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City of Cleveland, Cleveland Ward 3, Ohio City, Tremont

Councilman McCormack makes first trip to Board of Zoning Appeals

(Plain Press, May 2016) Kerry McCormack, chosen by outgoing Ward 3 Councilman Joe Cimperman as his successor in Cleveland City Council, attended his first Board of Zoning Appeals (BZA) meeting as a City Council Representative on April 11th at Cleveland City Hall. Two cases from Ward 3 were up before the Board of Zoning Appeals to seek a variance. BZA Chair Carol Johnson welcomed McCormack and at one point advised him that traditionally City Council Representatives make their comments after residents and stakeholders have testified on both sides of the issue.

McCormack, who prior to being appointed to Cleveland City Council served as Director of Community Affairs for Ohio City Inc., lent his support to property owners seeking variances for Malta Hall Association at 3908 Lorain Avenue in Ohio City and 781 Starkweather Avenue in Tremont.

In Ohio City, the Malta Hall Association owner Michael McBride proposed a variance to “add entertainment and events” for “10 to 150” persons.” The requested new use also contains a parking requirement and landscaping. McBride testified that the entertainment events were necessary for his tenant Canopy Collective to draw enough people to make the business viable. He noted the property has some parking in the rear and there is never a parking problem on the street.

The building is in a pedestrian retail overlay zone that requires 1/3 less parking that is required by the square footage of the space. Residents testified that a lot of people in the neighborhood don’t have cars and many people come to the Canopy Collective on foot or by bike. Others, they said, do single car trips to visit multiple businesses on Lorain Avenue.

Canopy Collective owner Erika Dunham testified that events at the space would be over by 10 p.m. at the latest. A number of members of local block clubs and a representative of Ohio City Inc. testified that parking was not a problem. McBride also noted that the building has parking in the rear of the building. He said that doing the required landscaping would impinge on parking spaces used by other neighbors in the rear of the building.

Several neighbors said they appreciated that Canopy Collective was open at night because they feel the street is safer when it is open.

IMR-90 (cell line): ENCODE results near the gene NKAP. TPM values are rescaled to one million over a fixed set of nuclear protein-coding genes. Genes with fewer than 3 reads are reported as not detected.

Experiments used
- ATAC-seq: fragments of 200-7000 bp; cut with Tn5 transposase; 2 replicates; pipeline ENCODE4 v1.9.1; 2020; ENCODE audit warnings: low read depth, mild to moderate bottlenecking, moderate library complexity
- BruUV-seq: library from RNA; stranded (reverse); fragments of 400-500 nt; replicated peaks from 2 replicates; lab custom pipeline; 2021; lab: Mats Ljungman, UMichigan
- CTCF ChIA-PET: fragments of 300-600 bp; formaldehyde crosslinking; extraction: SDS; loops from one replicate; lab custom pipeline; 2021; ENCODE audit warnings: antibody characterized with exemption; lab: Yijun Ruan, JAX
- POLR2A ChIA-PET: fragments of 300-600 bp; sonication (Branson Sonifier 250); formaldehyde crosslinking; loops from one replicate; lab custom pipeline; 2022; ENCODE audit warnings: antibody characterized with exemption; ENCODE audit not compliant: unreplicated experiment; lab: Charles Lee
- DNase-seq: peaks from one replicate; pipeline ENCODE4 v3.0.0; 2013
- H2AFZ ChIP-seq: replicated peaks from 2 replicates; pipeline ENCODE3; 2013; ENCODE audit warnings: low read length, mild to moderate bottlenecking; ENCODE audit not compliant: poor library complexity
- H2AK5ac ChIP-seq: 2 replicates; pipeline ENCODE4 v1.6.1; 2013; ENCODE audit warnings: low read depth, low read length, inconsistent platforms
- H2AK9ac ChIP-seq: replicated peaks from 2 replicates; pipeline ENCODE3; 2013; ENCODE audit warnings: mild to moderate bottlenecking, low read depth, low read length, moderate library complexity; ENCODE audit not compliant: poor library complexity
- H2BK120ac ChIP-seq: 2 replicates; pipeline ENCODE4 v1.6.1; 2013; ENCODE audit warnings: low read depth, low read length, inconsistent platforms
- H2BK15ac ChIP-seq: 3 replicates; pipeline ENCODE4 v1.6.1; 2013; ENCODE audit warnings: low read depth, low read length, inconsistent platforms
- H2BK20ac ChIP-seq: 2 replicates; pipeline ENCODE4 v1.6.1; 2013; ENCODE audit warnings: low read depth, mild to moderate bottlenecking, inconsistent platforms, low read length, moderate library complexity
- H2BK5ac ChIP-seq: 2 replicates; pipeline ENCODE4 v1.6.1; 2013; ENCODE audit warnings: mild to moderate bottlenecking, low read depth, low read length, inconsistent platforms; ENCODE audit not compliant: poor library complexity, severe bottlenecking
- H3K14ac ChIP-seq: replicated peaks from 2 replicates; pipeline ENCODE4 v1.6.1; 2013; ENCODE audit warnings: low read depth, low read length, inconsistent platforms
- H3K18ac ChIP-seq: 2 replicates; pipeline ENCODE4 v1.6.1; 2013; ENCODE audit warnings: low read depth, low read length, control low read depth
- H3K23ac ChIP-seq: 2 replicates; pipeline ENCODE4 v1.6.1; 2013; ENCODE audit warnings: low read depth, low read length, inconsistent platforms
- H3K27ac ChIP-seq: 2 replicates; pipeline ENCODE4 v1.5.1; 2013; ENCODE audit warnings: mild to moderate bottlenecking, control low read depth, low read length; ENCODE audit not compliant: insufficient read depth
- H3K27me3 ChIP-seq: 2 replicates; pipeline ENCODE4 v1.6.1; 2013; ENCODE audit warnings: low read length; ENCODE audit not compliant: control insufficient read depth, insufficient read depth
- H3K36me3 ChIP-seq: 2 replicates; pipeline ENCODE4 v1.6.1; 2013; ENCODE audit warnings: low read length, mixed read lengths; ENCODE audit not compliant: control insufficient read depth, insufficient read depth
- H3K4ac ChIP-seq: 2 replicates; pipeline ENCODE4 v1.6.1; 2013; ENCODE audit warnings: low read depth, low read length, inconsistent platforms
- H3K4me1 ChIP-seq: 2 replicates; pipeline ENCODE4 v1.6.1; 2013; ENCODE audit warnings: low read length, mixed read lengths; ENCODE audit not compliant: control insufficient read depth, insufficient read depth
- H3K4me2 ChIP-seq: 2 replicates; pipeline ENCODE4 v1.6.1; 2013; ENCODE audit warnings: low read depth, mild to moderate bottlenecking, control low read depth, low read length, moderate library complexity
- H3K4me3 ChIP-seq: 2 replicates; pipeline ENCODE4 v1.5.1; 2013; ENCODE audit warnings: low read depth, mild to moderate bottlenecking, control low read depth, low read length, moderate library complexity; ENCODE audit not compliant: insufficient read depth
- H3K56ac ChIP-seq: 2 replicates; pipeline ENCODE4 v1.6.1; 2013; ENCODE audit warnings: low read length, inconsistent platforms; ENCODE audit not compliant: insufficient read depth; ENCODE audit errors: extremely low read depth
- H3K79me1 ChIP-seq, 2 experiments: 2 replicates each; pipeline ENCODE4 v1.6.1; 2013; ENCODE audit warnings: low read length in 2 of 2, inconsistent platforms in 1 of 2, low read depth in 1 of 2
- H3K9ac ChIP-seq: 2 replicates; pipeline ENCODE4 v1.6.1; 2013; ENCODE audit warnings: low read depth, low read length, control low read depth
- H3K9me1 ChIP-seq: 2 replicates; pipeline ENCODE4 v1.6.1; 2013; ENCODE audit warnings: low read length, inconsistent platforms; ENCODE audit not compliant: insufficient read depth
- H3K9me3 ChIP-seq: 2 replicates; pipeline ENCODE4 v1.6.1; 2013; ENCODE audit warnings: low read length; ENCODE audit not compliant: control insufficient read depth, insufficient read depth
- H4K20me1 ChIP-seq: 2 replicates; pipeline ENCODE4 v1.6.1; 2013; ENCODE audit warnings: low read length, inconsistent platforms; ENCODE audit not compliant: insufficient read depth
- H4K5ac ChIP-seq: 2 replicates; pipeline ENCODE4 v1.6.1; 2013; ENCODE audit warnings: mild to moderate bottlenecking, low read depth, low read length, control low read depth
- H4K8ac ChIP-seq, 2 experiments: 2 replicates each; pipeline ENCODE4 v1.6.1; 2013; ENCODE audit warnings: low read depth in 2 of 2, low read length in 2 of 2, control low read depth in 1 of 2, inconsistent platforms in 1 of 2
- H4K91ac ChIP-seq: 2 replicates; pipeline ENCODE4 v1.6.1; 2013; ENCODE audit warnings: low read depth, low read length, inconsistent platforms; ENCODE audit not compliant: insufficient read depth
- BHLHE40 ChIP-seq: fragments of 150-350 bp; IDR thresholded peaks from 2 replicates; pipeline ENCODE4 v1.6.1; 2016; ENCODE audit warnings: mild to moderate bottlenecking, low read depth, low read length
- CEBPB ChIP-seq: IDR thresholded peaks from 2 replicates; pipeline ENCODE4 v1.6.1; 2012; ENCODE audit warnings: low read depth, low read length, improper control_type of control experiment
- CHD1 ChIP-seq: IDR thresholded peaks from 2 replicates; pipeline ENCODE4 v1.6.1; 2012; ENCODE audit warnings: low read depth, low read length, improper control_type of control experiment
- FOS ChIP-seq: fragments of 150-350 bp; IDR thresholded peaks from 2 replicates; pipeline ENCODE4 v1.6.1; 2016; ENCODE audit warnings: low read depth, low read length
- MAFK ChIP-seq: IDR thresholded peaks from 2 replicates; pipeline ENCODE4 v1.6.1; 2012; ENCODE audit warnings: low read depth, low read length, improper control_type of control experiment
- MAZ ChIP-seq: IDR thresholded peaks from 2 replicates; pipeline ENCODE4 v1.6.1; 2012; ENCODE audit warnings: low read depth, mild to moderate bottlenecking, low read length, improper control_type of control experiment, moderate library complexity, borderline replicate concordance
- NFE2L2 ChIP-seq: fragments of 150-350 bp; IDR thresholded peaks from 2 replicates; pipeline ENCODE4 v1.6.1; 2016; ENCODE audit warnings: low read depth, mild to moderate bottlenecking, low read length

Only one resident had an objection to the change of use. The Bridge Avenue resident expressed concern about whether the building was properly equipped with fire suppression to accommodate a crowd of up to 150 people. Board of Zoning Appeals Chair Carol Johnson said that was a matter for the Board of Building Standards. However, later in the meeting BZA member Tim Donovan suggested that Canopy Collective owner Erika Dunham reduce the size of the allowable crowd to 99 people to lessen the requirements for fire suppression. Dunham agreed to do that.

Following the testimony of neighborhood residents, McCormack offered his input on the Canopy Collective. He called places like Canopy Collective “crucial” to for growing neighborhoods like Ohio City. He said such places “provide space for people from all backgrounds to get together.” He said Canopy Collective is “exactly what we need on Lorain Avenue.”  He noted that when the business is open there are more “eyes on the street.”

After some additional discussion, BZA voted 4-0 to approve the requested variance with a friendly amendment limiting the size of the crowds to 99 people. They required no additional parking or landscaping.

The second case that McCormack weighed in on was a request by Kristen McCann and Jonathan Rose to build a new garage at the rear of their lot at 781 Starkweather Avenue. Rose said he would like to demolish the current dilapidated garage and build a new garage on the same cement slab. The variance requested would allow him to build it higher than the 15 -foot height restriction and closer to the property lines than the city code requires.

There were no objections to the plan from neighbors. However, Louis Griggs, a Construction Technician from the Street Permits Enforcement Division of Engineering and Construction for the City of Cleveland requested that the garage be moved six feet away from the street behind the garage to allow for better sight lines for someone backing out of the garage. He noted that City Planning had an agreement with Traffic Engineering to improve sight lines when the opportunity availed itself.

Rose objected to moving the garage six feet more into his property because he said it would require putting in a larger concrete slab and add to the expense of the project. He noted that other properties already were even with his current garage so the sight lines were already compromised.

McCormack said he had no objection to granting the variance. He said he especially welcomed the addition of two parking spots on the street in Tremont when Rose and McCann begin parking in their new garage instead of on the street.

The BZA voted 4-0 to grant the variance matching the footprint of the current cement slab and allowing increased height for the garage.

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